The fag in my left hand was my only companion – a mistress of death, but a friend for life. I saw movement on the lake as tossed the butt into the water about a foot away from where I was standing. There it was again, but this time it was more courageous, more gallant and with far more intent, big enough to be a monster. I lit another fag, I was feeling uneasy, alone, and the mist was getting thicker…

  5. Liss Thomas says:

    “Release her at once!” A voice boomed as another guard entered the room. He wore a uniform of deep blues unlike the gray uniforms the others wore. A royal insignia decorated his chest. He stormed toward The Gray, his movements reminding Jill of a stalking, enraged monster, ready to destroy any in his path.

    Layla ran to the guard as The Gray released her.

    “She needs punishment, not protection, Veekla!” The Gray hissed.

    “She is my brother’s child and I am bound by duty and honor to protect her, especially from you,” Veelka sneered. “I will decide what is best for her.”

    “Then you are a fool. Once I am King, the first blood I will spill will be yours.” The Gray turned and faced Jill. She saw anger rising in his eyes like a toxic cloud of insanity and knew he would take it out on her. The other guards released her and stood back, also sensing his mood. In one swift motion he struck her across the face sending her to the floor before he kicked her over with his foot.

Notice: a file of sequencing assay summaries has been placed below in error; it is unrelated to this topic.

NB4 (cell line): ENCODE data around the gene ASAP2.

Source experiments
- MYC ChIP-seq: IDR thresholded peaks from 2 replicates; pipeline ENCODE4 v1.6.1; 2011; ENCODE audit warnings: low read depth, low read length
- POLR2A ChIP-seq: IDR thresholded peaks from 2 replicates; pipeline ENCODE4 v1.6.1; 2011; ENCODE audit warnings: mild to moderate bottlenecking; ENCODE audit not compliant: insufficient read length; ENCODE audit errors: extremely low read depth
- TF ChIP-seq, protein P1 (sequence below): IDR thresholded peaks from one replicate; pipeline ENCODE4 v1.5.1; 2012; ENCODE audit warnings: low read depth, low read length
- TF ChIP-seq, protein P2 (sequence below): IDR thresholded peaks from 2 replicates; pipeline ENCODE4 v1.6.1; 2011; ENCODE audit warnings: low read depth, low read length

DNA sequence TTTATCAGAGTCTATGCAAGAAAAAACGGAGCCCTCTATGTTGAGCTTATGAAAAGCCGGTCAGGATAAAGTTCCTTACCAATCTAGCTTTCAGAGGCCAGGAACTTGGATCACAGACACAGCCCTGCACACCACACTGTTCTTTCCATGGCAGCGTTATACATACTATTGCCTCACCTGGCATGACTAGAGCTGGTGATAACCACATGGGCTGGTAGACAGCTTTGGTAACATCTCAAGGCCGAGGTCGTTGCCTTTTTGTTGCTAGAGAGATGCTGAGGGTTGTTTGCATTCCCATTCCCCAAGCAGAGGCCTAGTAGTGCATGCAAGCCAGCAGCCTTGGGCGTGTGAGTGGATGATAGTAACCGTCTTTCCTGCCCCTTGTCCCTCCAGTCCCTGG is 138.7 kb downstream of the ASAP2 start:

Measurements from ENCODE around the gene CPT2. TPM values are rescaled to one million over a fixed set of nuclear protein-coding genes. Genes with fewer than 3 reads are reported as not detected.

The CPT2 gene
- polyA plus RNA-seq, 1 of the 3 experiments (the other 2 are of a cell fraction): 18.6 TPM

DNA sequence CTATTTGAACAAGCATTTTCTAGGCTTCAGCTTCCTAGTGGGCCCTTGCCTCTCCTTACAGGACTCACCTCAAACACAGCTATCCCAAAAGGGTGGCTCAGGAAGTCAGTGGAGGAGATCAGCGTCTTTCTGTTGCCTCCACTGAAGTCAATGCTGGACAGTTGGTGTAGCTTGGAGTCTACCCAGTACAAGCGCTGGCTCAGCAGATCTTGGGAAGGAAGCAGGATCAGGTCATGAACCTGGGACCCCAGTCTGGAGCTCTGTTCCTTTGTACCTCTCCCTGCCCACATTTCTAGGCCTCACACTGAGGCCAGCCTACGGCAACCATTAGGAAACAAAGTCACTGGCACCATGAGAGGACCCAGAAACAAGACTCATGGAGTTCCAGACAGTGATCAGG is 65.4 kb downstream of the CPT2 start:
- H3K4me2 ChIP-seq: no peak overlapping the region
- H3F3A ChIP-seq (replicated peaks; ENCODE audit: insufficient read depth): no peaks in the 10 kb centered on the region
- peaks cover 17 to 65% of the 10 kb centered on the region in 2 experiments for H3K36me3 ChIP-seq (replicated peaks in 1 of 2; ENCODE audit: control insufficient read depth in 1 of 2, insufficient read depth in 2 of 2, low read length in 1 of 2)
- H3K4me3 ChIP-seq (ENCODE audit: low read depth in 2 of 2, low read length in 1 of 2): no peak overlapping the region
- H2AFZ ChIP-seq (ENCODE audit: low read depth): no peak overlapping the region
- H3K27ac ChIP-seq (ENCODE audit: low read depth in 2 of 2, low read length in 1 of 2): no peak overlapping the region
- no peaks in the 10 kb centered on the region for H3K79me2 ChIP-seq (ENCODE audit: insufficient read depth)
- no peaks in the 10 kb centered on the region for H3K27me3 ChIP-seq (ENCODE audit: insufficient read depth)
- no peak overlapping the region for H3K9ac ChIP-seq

“Stop it!” Layla cried. She turned her pleading eyes to her uncle. Veelka was already moving. He hauled The Gray away from his victim and pushed him toward the door. The Gray gave a mock bow before he and the other guards left.

    Veelka checked Jill’s wounds before he wrapped her in the wool blanket. He picked her up and carried her from the room with Layla following behind. They weaved their way through the corridors of the complex until they reached a crossway.

    “Layliana, go to your rooms and stay there until I visit you”

    “Yes Uncle.”

    Jill felt her consciousness waning. “Mr. Veelka, Sir?” Jill asked as she watched her friend leaving.

    “Yes, child?”

    “Don’t let him hurt her,” she said as her eyes closed as sleep finally came.

    “I will protect her, and you,” he said.